If you are considering a trip in Asia involving Singapore, and you are coming from the West, I would recommend you go to Singapore last, because I don’t know that you really appreciate it all that much until you see other Asian cities and countries. Singapore is all about comparative adjectives, so you need to give yourself something to compare it to. And if you are comparing it to India, well, it does very well in that exchange….

So this time in our efforts to find activities, we visited the Jurong Bird Park, which, like everything else in Singapore, is beautifully planned, well maintained, and a lovely place to spend some time if you have the money. And so I wore my new skirt there, hoping to throw a fox among all the many birds we found there, including, but not limited to, the Victoria Pigeon. Now, this is no ordinary flying rat, no metropolitan scourge of humanity. This pigeon is, forgive me, FLY.

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Look at that bird. That’s a pigeon who know’s what’s up.

To the garment! Of course the real phrase is “cat among the pigeons”, not fox, but what can I do, I think a fox would be as upsetting to pigeons as a cat, although these guys didn’t seem that bothered, so what do I know?

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So here I am, in my fox-printed pencil skirt (I think I need to take the waist in, although I love home comfortable this is, but the slight stretch across the fabric makes it bag quickly), and a never-blogged plantain because who has that kind of time?

This skirt comes from my block, and while I usually do the bodice block, I’ve been experimenting with the bottom lately!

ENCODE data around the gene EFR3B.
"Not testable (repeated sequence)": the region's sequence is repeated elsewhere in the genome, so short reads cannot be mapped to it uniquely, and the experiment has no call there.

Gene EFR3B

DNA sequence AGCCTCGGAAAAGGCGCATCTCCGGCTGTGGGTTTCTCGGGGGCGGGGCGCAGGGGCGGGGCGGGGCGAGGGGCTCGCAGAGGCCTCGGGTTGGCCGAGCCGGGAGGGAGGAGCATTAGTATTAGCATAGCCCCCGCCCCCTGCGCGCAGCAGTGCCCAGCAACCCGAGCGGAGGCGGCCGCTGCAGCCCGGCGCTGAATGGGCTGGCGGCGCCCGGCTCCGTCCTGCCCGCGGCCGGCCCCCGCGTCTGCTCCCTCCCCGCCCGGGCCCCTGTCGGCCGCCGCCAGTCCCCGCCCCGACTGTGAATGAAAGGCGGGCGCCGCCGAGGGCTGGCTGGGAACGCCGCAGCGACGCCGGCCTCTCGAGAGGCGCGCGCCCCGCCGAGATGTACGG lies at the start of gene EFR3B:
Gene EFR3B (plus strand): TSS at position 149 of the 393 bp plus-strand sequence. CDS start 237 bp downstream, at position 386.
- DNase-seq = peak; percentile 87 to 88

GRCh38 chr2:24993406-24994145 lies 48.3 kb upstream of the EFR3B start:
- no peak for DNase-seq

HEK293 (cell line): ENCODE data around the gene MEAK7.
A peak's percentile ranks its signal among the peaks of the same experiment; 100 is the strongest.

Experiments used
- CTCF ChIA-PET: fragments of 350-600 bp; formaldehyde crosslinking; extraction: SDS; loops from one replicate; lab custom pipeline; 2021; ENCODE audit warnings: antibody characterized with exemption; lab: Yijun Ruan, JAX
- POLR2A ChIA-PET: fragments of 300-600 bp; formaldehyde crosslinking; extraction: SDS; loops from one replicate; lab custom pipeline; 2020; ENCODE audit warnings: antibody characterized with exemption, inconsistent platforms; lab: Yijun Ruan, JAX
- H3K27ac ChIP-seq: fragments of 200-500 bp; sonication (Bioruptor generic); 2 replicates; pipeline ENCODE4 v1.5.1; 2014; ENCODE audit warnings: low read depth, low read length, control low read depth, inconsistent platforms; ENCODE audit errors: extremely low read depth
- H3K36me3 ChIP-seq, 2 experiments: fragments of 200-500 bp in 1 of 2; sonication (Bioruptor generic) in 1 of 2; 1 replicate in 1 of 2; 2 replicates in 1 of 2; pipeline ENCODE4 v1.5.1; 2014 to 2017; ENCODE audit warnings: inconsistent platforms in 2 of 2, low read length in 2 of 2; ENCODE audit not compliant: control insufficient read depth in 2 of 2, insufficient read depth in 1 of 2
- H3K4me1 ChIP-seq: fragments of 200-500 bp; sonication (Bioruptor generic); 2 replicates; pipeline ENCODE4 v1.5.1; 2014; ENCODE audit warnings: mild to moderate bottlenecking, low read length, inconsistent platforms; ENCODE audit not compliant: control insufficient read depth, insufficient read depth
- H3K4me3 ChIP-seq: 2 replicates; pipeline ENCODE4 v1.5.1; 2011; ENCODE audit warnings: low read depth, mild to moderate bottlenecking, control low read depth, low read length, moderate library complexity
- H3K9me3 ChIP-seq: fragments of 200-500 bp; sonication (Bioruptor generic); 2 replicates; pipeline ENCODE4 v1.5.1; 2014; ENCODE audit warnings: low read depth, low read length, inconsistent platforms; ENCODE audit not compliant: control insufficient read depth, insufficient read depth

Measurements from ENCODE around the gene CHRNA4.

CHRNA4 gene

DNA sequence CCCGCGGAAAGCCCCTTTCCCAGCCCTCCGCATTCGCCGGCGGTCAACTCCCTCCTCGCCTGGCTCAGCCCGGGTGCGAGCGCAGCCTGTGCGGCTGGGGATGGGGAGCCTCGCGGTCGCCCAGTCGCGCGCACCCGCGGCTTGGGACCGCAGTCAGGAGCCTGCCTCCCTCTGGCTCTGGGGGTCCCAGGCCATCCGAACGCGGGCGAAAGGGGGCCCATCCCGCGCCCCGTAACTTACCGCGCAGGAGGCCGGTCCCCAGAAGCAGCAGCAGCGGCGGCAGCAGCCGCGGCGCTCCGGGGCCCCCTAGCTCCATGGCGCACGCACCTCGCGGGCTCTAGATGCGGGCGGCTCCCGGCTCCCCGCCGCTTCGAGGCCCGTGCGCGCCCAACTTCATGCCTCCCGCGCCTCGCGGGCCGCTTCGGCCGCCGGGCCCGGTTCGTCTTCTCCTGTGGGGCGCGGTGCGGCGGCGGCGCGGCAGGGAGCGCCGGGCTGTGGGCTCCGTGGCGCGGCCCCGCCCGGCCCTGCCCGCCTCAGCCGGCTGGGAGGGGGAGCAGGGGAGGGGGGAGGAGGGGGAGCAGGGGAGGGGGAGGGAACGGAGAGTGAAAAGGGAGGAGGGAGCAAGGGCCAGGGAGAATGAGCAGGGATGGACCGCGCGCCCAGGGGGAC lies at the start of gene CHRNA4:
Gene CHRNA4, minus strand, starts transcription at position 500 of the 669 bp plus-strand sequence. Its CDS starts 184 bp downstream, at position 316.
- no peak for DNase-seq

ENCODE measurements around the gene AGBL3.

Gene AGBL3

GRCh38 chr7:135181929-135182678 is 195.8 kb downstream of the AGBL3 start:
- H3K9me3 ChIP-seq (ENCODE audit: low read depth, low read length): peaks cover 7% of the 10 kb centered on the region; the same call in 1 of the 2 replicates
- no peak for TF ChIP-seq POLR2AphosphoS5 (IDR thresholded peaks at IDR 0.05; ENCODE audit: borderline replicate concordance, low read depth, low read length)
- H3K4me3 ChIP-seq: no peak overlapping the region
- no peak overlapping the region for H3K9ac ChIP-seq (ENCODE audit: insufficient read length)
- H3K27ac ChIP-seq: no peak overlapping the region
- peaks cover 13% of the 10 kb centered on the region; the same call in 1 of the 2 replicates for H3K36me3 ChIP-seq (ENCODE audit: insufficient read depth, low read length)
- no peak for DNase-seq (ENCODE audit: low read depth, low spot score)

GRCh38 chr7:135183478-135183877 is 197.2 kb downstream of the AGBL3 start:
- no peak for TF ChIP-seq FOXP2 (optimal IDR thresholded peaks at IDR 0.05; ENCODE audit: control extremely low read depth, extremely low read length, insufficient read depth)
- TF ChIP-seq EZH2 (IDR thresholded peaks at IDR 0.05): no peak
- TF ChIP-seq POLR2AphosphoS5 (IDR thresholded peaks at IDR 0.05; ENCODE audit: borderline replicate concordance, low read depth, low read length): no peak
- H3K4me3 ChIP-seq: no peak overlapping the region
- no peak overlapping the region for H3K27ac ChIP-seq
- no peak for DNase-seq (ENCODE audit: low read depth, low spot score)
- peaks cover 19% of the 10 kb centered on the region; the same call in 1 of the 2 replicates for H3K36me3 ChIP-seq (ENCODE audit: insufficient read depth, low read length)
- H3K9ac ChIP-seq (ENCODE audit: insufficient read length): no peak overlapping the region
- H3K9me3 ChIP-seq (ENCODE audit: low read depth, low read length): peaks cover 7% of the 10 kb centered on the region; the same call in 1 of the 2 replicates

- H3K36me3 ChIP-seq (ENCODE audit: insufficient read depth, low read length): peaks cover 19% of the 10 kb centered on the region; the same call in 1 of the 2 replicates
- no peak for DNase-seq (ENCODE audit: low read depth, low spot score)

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Whaaaa? Yes, I have! This is the second time I’ve done this, although I made a super serviceable army green pencil skirt which is a total workhorse and I’ve yet to photograph. I didn’t bring that to Singapore because this one is clearly more fun…

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A little side view for you. It’s a little big, yes, probably again because of the stretch element. But I like it, I’m literally wearing it as I type this, so…

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You can just see the zipper, ah well, its bright pink, which is fun, and then the waistband fastens with two skirt hooks. I machine stitched the hem because sometimes you just can’t, and it has a vent in the back, although I don’t know if you can see it here. I cut this skirt a little long, which made me feel a little dowdy in Singapore, but I think the print saves it from full on matron territory. Right? Let’s hope so….

The shirt fabric is from Girl Charlee, smuggled into India last spring, and the skirt fabric is from my new BFF fabric store, Thakur, in Bandra.

Sidenote, have you guys seen the Poirot “A Cat Among the Pigeons“? Classic.

I don’t know if my skirt had quite the influence on these birds the print implies it might…

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Ah well, I suppose it’s better not to freak out the birds. They can kick you out of Singapore for that…

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Bye bye, birdies! Odds are I will see you again sooner or later, after all, there isn’t much to do in Singapore, except eat your chicken and duck compatriots, that is. Delicious delicious compatriots.

Thanks for the photos, Michael! Thanks for coming to Singapore to be my photographer! That’s why you came, right?

 

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Filed under Clothing, Deer and Doe, Sewing, Travel